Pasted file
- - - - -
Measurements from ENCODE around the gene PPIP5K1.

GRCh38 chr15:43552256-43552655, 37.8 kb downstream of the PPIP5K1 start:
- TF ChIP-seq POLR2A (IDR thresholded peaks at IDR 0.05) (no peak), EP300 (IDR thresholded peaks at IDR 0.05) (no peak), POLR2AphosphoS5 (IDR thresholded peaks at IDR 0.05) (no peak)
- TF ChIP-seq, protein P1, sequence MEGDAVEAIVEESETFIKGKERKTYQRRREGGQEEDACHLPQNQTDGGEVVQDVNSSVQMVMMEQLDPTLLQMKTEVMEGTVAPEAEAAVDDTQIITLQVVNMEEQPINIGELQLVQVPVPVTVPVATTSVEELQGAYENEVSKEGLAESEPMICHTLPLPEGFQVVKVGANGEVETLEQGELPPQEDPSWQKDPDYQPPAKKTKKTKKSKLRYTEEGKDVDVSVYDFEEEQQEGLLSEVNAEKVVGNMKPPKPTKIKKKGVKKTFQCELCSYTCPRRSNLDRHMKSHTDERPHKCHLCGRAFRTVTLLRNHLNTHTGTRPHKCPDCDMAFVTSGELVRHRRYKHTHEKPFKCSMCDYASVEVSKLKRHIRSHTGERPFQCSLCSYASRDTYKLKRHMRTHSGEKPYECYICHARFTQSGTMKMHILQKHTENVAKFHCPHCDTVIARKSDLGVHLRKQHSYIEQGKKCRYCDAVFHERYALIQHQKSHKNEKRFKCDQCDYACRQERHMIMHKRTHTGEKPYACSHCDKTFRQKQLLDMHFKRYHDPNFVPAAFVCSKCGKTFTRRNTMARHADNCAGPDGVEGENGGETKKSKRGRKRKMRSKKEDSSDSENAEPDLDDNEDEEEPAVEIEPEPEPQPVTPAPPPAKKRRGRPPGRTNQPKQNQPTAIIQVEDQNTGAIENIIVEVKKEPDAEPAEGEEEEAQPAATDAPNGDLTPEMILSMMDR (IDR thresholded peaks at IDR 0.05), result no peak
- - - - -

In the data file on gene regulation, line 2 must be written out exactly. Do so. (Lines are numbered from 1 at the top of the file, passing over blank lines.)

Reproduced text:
GRCh38 chr15:43552256-43552655, 37.8 kb downstream of the PPIP5K1 start: